The Nexus of Social Security Benefits, Health, and Wealth at Death
Social Security benefits are the most important component of the income of a large fraction of older Americans. A significant fraction of persons approach the end of life with few financial assets and no home equity, relying almost entirely on Social Security benefits for support. Whether persons reach late-life with positive non-annuity wealth depends importantly on health, which is quite persistent over the life-time. Persons in poor health in old age have a higher-than-average probability of having experienced low earnings while in the labor force, which puts them at greater risk of having low Social Security benefits in retirement. While the progressivity of the Social Security benefit formula provides a safety net to support low-wage workers in retirement, a noticeable fraction of persons, especially those in single-person households, still have income below the poverty level in their last years of life. Many of these individuals have few assets to draw on to supplement their income, and are in poor health. In general, low assets and low income in old age are strongly related to poor health. We explore this nexus and describe the relationship between Social Security benefits and the exhaustion of non-annuity assets near the end of life. We examine the relationship between the drawdown of assets between the first year an individual is observed in the AHEAD data (1995) and the last year that individual is observed before death, and that individual's health, Social Security benefits, and other annuity benefits. We conclude that Social Security and defined benefit pension benefits are strongly "protective" of non-annuity assets, with a negative relationship between these income flows and the likelihood of exhausting non-annuity assets. We note that this result may in part reflect population heterogeneity in saving propensities. We also find that poor health is an important determinant of the drawdown of non-annuity wealth.
This research was supported by the U.S. Social Security Administration through grant #5 RRC08098100-04-00 to the National Bureau of Economic Research as part of the SSA Retirement Research Consortium. Funding was also provided through grant number P01 AG005842 from the National Institute on Aging. Poterba is a trustee of the College Retirement Equity Fund (CREF), a provider of retirement income services. We are very grateful to Jon Skinner for very helpful comments. The findings and conclusions expressed are solely those of the authors and do not represent the views of SSA, any agency of the Federal Government, TIAA-CREF, or the National Bureau of Economic Research.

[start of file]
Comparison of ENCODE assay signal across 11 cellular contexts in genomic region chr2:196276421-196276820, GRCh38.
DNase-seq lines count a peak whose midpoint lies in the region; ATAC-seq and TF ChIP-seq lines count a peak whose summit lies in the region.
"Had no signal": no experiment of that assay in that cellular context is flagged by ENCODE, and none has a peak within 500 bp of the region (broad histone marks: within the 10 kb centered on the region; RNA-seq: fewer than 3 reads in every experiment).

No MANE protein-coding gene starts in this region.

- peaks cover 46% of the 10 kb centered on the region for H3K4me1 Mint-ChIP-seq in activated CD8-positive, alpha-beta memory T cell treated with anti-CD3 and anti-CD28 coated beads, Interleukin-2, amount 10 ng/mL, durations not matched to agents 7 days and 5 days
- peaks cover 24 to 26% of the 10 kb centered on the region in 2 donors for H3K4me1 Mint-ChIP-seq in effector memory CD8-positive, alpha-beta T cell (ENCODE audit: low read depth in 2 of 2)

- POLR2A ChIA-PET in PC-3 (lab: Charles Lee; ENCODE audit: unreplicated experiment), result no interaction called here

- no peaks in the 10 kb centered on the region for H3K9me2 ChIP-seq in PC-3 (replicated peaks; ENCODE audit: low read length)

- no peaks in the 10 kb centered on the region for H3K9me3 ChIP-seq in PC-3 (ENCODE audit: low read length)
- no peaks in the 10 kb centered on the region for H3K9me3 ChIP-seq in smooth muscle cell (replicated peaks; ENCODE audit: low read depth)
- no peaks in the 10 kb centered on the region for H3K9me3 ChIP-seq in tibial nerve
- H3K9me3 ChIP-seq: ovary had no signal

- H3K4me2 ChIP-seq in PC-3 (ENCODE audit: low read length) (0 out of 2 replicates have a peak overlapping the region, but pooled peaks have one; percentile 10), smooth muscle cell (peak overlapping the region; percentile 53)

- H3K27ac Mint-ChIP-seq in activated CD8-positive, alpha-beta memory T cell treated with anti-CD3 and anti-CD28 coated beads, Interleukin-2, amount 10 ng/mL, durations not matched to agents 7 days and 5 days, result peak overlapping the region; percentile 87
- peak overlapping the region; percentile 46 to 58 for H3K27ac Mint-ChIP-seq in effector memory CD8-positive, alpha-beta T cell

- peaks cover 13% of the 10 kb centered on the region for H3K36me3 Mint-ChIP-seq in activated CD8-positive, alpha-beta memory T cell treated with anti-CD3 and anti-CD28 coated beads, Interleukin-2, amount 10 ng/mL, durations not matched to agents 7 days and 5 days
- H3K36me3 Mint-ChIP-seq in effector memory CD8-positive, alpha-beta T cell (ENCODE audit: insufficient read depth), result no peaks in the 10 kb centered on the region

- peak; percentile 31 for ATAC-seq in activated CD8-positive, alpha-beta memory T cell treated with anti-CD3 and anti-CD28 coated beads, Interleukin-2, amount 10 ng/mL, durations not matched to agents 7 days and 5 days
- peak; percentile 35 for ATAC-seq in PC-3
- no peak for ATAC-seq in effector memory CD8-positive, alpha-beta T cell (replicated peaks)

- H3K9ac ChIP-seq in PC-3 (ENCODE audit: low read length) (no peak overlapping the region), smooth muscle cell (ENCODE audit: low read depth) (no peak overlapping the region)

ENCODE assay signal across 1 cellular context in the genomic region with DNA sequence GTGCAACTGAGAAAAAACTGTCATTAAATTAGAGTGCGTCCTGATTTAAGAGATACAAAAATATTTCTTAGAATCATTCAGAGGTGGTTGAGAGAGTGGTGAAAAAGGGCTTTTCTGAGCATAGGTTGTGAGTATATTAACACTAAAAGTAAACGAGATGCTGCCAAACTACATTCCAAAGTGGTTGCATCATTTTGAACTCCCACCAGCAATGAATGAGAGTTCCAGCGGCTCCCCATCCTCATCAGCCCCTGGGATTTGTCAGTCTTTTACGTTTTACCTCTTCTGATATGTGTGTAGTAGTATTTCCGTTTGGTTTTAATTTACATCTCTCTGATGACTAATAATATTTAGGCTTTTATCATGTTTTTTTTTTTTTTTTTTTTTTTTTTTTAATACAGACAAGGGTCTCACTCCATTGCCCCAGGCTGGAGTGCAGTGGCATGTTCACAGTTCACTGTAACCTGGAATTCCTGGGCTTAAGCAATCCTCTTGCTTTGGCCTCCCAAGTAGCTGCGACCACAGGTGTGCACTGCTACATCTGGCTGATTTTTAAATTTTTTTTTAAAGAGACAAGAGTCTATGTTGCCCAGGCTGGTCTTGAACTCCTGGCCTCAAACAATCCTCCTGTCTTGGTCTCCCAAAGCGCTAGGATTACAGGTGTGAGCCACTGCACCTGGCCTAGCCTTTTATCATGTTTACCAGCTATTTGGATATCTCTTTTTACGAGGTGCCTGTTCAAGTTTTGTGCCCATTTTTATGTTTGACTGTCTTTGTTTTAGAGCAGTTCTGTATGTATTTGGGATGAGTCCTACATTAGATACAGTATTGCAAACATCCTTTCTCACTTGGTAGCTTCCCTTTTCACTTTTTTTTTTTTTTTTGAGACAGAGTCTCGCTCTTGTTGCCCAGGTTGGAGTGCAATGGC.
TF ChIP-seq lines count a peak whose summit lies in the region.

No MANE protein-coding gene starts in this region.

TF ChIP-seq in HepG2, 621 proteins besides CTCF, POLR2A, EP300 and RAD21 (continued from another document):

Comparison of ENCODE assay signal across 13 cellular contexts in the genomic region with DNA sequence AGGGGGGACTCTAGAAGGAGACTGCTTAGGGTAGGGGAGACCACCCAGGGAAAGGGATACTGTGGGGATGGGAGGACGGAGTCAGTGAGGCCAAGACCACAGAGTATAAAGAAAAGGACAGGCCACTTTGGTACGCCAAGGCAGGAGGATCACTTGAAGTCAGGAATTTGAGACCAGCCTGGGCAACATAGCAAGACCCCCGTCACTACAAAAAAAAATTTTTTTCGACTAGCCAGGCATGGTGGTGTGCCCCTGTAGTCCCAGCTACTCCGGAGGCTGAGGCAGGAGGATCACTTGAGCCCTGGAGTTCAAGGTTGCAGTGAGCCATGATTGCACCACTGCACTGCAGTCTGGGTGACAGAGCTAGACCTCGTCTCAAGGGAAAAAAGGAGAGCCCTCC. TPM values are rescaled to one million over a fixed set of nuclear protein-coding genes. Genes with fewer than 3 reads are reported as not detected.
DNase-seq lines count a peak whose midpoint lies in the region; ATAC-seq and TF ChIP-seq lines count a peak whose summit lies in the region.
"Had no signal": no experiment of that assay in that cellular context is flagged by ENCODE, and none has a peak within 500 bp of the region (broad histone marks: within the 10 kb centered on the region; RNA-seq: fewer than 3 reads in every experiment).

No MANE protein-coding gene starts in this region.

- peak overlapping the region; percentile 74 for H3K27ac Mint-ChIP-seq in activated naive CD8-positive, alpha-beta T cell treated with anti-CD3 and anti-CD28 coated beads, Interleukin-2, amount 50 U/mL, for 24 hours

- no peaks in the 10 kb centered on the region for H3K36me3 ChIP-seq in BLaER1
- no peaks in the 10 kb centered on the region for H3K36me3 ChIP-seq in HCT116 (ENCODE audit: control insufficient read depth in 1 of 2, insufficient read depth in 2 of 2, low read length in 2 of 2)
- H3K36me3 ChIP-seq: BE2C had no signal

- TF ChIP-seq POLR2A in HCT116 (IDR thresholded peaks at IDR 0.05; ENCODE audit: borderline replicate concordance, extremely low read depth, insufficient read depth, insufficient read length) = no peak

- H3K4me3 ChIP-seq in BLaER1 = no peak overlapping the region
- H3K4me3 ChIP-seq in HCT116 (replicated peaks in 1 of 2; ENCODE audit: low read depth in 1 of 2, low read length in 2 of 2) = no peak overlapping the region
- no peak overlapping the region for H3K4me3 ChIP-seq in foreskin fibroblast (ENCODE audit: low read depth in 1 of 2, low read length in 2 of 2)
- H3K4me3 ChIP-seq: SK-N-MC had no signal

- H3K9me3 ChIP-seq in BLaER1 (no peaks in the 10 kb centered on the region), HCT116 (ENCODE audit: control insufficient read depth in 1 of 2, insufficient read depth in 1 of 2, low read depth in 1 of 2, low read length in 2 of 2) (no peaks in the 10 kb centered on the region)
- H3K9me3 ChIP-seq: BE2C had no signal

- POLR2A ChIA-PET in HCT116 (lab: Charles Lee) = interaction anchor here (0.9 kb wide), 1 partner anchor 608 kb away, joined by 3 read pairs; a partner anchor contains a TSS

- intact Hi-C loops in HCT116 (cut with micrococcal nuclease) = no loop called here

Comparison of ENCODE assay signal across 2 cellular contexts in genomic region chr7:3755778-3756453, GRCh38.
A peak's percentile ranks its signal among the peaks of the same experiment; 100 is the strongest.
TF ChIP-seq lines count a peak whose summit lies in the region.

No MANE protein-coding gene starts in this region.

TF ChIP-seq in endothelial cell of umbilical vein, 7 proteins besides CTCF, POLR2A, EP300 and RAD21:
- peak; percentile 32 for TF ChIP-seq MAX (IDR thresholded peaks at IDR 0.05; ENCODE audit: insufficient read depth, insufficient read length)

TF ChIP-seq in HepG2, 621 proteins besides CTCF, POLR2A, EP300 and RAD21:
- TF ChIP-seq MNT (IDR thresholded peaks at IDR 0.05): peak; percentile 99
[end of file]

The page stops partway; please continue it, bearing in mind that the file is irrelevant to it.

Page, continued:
James M. Poterba
In addition to my role as a faculty member at MIT, I am engaged in a number of outside activities. In the last three years, I have been:
(i) President of the National Bureau of Economic Research, a non-profit organization devoted to economic research (www.nber.org).
(ii) Trustee of the College Retirement Equity Fund (CREF) and independent director of the TIAA-CREF mutual funds (www.tiaa-cref.org).
(iii) Trustee of the Alfred P. Sloan Foundation (www.sloan.org). (since June 2009)
(iv) Member of the Panel of Economic Advisers at the Congressional Budget Office (www.cbo.gov).
(v) Director, the Jeffrey Company and the Jeflion Company. (until June 2010)
(vi) I periodically receive compensation for lectures or presentations. During the last three years, I have received amounts in excess of $500 from each of the following organizations: The Bradley Foundation, Clemson University, Dimensional Fund Advisers, DuPont, the Economic and Social Research Institute (Dublin), the Institute for Fiscal Studies (London), the Investment Company Institute, the Lincoln Institute of Land Policy, the Oxford University Press, Tulane University, the University of Illinois, and the University of Wisconsin.David A. Wise
David Wise received support for this research from the National Institute on Aging, grant numbers P01-AG005842
The Nexus of Social Security Benefits, Health, and Wealth at Death, James M. Poterba, Steven F. Venti, David A. Wise. in Discoveries in the Economics of Aging, Wise. 2014